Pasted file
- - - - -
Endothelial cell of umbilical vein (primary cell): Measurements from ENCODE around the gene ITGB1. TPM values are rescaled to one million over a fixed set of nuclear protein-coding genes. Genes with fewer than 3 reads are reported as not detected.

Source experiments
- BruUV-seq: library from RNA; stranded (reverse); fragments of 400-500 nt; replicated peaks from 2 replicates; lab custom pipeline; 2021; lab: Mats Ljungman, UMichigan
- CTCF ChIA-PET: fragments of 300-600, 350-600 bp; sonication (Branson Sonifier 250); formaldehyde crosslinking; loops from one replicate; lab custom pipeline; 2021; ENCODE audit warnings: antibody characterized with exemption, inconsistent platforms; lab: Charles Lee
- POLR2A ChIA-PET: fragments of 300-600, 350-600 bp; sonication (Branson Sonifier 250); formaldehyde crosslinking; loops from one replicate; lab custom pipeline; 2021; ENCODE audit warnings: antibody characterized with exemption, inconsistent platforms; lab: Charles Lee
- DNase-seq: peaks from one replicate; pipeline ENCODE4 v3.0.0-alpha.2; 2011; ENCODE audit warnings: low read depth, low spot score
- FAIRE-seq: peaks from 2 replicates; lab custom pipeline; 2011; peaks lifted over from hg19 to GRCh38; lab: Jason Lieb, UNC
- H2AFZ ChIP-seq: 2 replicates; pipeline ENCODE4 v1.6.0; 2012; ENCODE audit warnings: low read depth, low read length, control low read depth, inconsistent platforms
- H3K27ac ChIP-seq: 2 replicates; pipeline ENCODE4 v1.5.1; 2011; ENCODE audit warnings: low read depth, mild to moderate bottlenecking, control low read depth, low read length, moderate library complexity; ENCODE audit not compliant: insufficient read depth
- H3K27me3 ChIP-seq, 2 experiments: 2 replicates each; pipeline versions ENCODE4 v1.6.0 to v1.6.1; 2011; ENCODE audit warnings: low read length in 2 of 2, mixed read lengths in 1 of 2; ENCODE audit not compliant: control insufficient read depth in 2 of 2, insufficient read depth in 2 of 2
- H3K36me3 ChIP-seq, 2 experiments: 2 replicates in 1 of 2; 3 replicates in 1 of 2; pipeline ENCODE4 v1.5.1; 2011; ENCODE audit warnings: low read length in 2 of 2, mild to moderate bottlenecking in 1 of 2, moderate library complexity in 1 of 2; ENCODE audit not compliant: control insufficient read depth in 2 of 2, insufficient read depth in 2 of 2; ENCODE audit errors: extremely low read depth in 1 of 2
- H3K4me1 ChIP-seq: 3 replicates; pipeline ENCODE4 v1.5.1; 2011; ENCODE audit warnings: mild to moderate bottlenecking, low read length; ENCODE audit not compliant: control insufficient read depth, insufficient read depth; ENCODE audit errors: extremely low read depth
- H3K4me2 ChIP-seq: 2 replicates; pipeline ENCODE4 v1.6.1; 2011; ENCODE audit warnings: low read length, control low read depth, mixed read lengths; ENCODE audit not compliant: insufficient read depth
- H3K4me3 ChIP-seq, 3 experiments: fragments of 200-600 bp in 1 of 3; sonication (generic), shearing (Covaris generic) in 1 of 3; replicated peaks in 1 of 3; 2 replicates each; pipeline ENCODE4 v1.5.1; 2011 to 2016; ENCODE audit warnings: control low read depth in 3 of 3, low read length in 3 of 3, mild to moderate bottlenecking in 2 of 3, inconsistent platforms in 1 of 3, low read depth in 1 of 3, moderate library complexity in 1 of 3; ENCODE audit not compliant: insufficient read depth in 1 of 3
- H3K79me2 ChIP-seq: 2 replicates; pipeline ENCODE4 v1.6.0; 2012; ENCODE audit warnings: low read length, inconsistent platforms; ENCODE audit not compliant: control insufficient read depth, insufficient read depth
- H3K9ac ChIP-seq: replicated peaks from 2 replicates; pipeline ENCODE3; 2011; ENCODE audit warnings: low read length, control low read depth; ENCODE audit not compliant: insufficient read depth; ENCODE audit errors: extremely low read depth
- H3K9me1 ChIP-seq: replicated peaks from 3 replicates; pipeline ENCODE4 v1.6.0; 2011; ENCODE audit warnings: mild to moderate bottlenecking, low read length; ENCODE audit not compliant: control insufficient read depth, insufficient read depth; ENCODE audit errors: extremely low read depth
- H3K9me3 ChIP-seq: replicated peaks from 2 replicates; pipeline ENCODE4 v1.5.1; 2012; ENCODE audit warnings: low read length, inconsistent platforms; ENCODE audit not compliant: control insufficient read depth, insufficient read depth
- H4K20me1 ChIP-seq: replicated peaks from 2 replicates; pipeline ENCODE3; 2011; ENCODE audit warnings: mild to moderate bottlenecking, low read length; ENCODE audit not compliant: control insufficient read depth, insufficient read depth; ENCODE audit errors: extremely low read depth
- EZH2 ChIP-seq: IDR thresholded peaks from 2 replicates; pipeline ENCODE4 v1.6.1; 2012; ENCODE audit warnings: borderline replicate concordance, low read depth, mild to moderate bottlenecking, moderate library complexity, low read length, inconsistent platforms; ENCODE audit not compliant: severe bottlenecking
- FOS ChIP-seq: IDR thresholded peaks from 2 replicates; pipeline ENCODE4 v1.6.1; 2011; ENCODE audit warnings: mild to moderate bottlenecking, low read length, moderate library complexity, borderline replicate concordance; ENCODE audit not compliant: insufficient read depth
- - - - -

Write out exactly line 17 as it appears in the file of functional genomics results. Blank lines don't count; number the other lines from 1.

- H3K9me1 ChIP-seq: replicated peaks from 3 replicates; pipeline ENCODE4 v1.6.0; 2011; ENCODE audit warnings: mild to moderate bottlenecking, low read length; ENCODE audit not compliant: control insufficient read depth, insufficient read depth; ENCODE audit errors: extremely low read depth